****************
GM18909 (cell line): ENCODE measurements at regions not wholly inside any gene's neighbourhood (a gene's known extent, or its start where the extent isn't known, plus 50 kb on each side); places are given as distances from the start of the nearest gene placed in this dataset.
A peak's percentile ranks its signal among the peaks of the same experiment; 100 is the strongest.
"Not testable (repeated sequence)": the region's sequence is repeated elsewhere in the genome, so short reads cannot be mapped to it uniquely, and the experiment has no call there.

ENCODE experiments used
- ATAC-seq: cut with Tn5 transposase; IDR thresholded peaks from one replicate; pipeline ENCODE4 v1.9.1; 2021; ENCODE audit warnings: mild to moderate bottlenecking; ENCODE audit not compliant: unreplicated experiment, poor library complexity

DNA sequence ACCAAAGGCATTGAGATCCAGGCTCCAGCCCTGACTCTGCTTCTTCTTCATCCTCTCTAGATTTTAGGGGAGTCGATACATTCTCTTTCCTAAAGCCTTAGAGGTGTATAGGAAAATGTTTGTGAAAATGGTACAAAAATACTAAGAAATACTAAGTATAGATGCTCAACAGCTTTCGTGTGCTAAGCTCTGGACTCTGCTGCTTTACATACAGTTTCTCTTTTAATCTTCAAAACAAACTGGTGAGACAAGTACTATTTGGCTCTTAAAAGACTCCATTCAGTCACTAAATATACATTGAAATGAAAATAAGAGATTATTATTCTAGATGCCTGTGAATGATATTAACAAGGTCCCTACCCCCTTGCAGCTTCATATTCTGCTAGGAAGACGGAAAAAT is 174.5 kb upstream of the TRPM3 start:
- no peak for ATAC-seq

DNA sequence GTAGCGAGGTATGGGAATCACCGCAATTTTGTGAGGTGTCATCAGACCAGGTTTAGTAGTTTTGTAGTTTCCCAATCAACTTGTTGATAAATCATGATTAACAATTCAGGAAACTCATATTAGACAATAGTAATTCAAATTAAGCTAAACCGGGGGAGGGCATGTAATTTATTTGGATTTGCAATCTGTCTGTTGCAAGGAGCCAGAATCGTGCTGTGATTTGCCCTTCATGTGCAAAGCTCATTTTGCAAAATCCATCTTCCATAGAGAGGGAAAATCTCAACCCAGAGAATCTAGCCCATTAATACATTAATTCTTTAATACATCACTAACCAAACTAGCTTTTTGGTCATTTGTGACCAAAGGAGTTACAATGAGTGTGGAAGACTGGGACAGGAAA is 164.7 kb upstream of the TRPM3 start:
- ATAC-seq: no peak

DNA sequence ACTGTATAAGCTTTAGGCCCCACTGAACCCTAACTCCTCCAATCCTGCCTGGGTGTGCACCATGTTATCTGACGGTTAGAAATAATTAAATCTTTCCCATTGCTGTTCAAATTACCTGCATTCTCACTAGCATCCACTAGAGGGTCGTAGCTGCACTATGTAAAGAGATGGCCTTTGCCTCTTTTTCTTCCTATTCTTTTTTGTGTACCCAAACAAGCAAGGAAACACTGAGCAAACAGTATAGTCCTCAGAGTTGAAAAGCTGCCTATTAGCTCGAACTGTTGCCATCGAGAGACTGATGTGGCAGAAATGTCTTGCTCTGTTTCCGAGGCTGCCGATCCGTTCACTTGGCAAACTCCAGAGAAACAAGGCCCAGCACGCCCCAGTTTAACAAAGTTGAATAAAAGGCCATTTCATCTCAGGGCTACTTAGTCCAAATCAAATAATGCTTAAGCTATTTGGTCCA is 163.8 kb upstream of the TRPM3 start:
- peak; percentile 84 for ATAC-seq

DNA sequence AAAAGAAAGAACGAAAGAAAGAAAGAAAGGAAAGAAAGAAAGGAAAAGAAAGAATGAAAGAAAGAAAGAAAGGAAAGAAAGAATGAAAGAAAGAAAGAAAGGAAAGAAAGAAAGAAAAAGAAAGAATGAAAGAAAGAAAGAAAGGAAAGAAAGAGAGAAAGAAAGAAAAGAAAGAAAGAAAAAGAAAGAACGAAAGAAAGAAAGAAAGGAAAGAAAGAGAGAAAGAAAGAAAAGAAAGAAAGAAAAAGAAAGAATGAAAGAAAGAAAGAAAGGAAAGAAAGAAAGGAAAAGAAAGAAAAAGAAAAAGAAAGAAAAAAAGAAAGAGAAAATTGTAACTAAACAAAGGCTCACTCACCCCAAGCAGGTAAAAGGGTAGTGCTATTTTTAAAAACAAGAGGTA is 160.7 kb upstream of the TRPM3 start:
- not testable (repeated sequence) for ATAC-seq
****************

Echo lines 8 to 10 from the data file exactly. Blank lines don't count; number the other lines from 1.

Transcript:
DNA sequence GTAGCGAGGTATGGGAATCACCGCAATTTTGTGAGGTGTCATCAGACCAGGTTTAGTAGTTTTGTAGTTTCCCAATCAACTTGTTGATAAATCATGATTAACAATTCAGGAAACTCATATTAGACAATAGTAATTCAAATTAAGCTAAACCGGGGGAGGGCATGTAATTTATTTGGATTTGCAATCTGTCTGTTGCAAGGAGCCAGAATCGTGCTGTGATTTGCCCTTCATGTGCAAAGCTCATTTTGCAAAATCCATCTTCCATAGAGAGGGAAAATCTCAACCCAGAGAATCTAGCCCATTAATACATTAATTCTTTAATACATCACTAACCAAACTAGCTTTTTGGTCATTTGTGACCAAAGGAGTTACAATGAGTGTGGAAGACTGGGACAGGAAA is 164.7 kb upstream of the TRPM3 start:
- ATAC-seq: no peak

DNA sequence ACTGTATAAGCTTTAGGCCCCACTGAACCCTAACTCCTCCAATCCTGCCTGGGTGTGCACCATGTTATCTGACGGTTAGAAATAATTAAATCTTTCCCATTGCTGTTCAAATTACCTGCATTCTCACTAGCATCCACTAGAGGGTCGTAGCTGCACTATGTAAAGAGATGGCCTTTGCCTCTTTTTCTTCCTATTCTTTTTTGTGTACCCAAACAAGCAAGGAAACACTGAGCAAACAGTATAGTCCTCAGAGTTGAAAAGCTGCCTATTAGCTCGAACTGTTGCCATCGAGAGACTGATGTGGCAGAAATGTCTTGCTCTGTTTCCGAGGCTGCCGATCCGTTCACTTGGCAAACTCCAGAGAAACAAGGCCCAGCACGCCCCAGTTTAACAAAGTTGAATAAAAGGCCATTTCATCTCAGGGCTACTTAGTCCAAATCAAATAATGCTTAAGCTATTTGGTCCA is 163.8 kb upstream of the TRPM3 start: